The Banned Books Week site at the ALA.org says this:
“Intellectual freedom can exist only where two essential conditions are met: first, that all individuals have the right to hold any belief on any subject and to convey their ideas in any form they deem appropriate; and second, that society makes an equal commitment to the right of unrestricted access to information and ideas regardless of the communication medium used, the content of the work, and the viewpoints of both the author and receiver of information. Freedom to express oneself through a chosen mode of communication, including the Internet, becomes virtually meaningless if access to that information is not protected. Intellectual freedom implies a circle, and that circle is broken if either freedom of expression or access to ideas is stifled.”
There’s never been any major discovery, no great invention created until a question was asked. It’s that quest for knowledge that makes humans human. It’s what’s so beautiful about us – we want to know.
When I go into the library with my children, I’m telling them learning is important. That asking questions is central to having answers, to filling their souls with things that get them through from the names of the planets to some quote they’ll never forget once read in a book that will change their lives in small or large ways.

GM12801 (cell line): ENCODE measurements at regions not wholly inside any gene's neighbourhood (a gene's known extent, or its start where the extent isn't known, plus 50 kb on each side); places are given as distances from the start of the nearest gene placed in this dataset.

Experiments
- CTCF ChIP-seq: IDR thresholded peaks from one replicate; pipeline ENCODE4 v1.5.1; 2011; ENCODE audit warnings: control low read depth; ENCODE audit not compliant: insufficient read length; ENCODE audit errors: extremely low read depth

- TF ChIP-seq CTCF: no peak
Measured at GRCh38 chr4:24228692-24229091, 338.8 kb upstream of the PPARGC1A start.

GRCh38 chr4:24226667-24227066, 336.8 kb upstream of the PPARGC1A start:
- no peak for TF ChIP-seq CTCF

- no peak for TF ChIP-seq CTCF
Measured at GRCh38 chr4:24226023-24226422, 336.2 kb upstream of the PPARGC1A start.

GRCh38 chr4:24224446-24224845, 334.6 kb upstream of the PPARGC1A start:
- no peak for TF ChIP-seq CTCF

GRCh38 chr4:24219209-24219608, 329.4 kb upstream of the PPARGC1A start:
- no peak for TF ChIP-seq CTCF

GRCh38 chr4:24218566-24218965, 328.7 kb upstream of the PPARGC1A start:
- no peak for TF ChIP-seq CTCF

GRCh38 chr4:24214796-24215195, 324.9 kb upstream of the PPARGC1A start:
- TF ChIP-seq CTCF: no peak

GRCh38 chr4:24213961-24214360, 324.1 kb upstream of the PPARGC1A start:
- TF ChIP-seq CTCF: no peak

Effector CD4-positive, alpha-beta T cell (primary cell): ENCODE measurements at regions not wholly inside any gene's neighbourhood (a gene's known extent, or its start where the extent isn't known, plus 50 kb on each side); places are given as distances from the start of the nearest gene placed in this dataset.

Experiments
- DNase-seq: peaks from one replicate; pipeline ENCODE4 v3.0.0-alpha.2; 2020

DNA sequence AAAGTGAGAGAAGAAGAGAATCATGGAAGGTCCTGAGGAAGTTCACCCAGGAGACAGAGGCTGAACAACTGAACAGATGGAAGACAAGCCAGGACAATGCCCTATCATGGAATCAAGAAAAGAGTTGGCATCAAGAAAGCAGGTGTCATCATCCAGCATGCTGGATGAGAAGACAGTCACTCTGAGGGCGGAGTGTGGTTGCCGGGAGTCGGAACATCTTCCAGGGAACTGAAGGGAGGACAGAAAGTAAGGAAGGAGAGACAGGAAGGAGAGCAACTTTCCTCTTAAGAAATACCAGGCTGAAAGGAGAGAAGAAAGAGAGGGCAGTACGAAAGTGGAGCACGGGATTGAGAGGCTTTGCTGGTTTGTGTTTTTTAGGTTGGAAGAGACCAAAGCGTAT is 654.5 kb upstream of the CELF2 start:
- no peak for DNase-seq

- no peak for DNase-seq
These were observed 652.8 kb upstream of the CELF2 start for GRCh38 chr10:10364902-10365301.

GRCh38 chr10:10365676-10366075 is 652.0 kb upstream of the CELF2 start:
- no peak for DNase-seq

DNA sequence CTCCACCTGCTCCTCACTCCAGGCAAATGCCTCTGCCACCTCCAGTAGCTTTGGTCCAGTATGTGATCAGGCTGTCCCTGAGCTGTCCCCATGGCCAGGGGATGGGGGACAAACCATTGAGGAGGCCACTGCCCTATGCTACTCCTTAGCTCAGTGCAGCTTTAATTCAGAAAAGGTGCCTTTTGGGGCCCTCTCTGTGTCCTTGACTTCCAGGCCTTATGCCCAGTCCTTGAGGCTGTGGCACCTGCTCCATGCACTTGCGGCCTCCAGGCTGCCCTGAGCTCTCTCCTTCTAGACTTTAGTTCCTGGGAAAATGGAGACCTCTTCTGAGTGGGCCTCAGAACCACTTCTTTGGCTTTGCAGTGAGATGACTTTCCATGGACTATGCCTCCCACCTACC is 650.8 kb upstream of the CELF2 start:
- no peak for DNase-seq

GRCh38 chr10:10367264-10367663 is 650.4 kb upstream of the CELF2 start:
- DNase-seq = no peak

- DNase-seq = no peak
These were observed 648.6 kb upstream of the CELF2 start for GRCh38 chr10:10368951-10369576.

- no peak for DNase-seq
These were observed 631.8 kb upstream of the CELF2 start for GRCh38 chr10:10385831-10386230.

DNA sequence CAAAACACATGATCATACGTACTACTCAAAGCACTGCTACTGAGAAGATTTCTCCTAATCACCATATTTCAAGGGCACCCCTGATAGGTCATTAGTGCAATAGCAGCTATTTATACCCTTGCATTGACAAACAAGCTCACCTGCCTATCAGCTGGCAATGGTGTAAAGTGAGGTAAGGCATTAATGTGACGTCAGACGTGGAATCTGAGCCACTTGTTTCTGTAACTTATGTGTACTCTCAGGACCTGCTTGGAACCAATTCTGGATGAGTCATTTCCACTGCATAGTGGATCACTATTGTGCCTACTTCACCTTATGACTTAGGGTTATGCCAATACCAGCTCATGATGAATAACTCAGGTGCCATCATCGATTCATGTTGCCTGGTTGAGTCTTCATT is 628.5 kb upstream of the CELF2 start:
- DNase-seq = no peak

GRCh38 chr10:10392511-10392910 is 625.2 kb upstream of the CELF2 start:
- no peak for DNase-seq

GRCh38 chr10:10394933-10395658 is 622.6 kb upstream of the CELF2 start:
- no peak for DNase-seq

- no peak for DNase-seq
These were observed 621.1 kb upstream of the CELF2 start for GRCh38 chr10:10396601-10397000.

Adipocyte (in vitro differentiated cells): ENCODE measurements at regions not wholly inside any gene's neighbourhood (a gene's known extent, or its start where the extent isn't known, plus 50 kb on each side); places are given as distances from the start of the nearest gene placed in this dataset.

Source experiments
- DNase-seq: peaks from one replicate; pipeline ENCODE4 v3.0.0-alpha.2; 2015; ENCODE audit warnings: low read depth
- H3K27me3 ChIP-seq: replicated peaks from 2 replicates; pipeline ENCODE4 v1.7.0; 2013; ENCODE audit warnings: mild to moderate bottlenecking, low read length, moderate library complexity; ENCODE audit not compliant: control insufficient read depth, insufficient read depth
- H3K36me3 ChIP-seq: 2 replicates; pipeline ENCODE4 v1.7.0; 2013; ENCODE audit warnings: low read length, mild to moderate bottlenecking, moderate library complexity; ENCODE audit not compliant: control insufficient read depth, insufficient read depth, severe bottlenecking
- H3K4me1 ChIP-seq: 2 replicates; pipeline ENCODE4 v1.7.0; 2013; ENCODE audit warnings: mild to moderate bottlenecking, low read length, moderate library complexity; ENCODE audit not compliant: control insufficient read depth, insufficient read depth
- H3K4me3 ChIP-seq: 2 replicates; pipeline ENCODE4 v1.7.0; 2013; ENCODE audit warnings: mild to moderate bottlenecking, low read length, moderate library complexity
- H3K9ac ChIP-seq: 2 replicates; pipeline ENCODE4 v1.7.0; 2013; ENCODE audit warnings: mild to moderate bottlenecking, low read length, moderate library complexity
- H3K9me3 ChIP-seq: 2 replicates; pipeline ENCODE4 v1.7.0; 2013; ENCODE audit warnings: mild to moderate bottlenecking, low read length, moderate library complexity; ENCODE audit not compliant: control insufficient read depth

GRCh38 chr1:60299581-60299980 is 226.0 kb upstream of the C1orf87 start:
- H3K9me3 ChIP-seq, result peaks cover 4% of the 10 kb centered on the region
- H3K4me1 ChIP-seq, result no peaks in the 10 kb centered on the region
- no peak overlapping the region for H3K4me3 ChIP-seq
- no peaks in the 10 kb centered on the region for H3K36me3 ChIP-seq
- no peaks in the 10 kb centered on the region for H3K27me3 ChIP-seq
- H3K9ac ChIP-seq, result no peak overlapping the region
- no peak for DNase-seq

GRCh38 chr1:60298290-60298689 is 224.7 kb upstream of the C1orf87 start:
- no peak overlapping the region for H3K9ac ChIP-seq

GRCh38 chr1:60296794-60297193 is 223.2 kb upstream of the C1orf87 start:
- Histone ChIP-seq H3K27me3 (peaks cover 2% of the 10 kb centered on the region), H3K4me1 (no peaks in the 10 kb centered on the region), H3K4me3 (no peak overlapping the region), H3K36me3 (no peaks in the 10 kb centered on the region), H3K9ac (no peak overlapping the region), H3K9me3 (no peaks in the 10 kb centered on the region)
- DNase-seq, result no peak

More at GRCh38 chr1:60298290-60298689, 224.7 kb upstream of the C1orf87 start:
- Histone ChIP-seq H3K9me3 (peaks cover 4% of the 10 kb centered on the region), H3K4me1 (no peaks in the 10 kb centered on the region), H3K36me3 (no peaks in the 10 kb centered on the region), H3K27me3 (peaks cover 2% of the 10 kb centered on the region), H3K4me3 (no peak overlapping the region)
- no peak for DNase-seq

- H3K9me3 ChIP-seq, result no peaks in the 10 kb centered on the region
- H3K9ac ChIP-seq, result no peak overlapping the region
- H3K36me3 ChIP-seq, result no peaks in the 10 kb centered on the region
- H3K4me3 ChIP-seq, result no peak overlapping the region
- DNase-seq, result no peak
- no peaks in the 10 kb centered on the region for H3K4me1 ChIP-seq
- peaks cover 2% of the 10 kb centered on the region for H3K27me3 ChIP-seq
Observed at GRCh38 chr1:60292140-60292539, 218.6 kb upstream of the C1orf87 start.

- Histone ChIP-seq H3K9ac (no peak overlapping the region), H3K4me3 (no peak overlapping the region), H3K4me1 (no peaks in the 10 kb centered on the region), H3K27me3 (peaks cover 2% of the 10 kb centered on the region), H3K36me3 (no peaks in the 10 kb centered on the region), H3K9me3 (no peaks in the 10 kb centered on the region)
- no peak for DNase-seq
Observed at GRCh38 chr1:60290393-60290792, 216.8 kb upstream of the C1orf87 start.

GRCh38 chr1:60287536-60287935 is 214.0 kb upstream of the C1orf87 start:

When I say, “I think you’re a bit too young for this book, let’s choose another that might be a bit better,” I’m making choices for MY child without taking away choices for someone else’s child. I’m telling my children that they are important to me. When they read a book and they come to me and ask questions, when I struggle but give them honest and hopefully age appropriate answers, I don’t make knowledge illicit, I create boundaries. In short, I’m doing my job as a parent. It’s not the library’s job to shape my children’s minds, it’s mine as their mother. It’s not my next door neighbor’s job – a woman who has vastly different values from my own and values I wouldn’t choose to teach my own children. So I respect her right to teach her children her values but I don’t respect it when she tries to get Harry Potter removed from the school library.
Freedom of expression is the cornerstone of American democracy. It’s the first amendment to our constitution. It’s part of our national identity and history. I care about censorship because I care about knowledge. I care that your values are your own and my values are my own. I care to make my own choices about what to read and what my children read and I don’t care to let anyone else make those choices.
I care because trite as it may seem – knowlege is power and as Trinity says to Neo in the Matrix – It’s the question that drives us.